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There is no consensus regarding subtypes of dyslexia but there are a few different categorizations in the literature.  The three most commonly defined subtypes of dyslexia are Auditory Dyslexia, Visual Dyslexia or Mixed Dyslexia.

1) Auditory Dyslexia or Dysphonetic Dyslexia: is when a learner struggles with the decoding and or spelling of words because he or she has great difficulty associating sounds with symbols (also known as phonemic awareness).  These learners tend to have good visual processing skills, but they have deficits in auditory processing as well as linking a sound to a visual cue.

2) Visual Dyslexia also referred to as Dyseidetic Dyslexia or Surface Dyslexia: is when a learner struggles with the decoding and or spelling of words because he or she has great difficulty remembering or visualizing the word, particularly irregular sight words (also known as eidetic words).  These learners tend to have good auditory processing skills as well as an understanding of phonics, but they struggle with visual processing, memory synthesis and sequencing of words.  Word or letter reversals when reading, as well as writing and spelling difficulties are also common.

3) Mixed Dyslexia or Dysphoneidetic Dyslexia: is when a learner struggles with both visual and auditory processing deficits.  This subcategory is known as Mixed Dyslexia or Dysphoneidetic Dyslexia.  

Dyslexia Terms You Might Come Across:

Deep Dyslexia:  Deep dyslexia is a form of dislexia that disrupts reading processes. Deep dyslexia may occur as a result of a head injury, stroke, disease, or operation. This injury results in the occurrence of semantic errors during reading and the impairment of non-word reading.

Direct Dyslexia:  Direct dyslexia is the ability to read words aloud without comprehension.

Directional Dyslexia:  Directional dyslexia is trouble telling left from right.

Developmental Dyslexia:  Developmental dyslexia is difficulty with accurate and/or fluent word recognition and spelling despite adequate instruction and intelligence as well as intact sensory abilities.

Geographic Dyslexia:  Geographic dyslexia is left-right confusion and a tendency to become disoriented or lost.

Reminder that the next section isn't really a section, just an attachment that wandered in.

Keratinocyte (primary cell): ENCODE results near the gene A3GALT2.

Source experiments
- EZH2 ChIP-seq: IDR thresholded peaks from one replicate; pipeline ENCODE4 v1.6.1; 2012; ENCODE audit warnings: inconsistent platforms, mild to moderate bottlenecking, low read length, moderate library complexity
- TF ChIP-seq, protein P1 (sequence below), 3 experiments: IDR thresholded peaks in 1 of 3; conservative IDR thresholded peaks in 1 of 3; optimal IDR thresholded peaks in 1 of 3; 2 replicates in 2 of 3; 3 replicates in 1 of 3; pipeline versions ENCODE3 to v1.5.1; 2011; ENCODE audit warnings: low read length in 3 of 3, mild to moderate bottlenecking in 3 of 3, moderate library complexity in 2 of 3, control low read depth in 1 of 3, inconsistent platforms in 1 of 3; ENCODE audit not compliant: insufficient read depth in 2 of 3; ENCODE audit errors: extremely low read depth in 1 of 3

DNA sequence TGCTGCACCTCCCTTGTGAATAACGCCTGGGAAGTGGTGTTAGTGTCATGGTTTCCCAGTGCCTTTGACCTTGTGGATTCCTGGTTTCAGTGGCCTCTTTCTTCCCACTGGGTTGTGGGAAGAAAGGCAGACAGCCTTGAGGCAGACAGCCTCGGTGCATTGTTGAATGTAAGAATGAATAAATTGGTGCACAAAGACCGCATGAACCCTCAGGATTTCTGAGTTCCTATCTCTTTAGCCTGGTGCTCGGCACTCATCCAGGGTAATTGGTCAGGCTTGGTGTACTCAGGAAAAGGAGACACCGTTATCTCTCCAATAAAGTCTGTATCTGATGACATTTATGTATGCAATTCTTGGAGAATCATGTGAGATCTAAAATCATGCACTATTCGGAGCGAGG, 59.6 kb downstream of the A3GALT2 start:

Literal Dyslexia:  Literal dyslexia is difficulty in recognizing letters.

Math Dyslexia:  Math dyslexia involves problems learning math. These individuals often have a dual diagnosis of dyslexia and dyscalculia.

Phonological Dyslexia:  Phonological dyslexia is a difficulty sounding out words and commonly results from brain injury, stroke or illness.  These individuals often learn to read using a whole word method.  

Primary Dyslexia:  There are two definitions: 1) Primary dyslexia refers to those that acquired dyslexia genetically from their parents.  2) Primary dyslexia is a dysfunction with the left side of the brain. Individuals often can’t read above fourth grade level.

Spatial Dyslexia:  Spatial dyslexia involves left-right confusion and a tendency to become physically disoriented or lost.

Stealth Dyslexia:  Stealth dyslexia describes gifted dyslexics who learned to compensate for reading difficulties with great analytical and problem-solving strengths. However, these learners often experience significant difficulties with writing and spelling.  Because they are so intelligent, the challenges these individuals experience are often characterized with inappropriate labels such as careless or lazy.  As a result, many with stealth dyslexia can feel a sense of learned helplessness.

Surface Dyslexia:  Surface dyslexia is the ability to read words phonetically but difficulties with reading sight words.

Semantic Dyslexia:  Semantic dyslexia involves distortions of word meanings.

Trauma Dyslexia:  Trauma dyslexia is caused from brain damage or a head injury.



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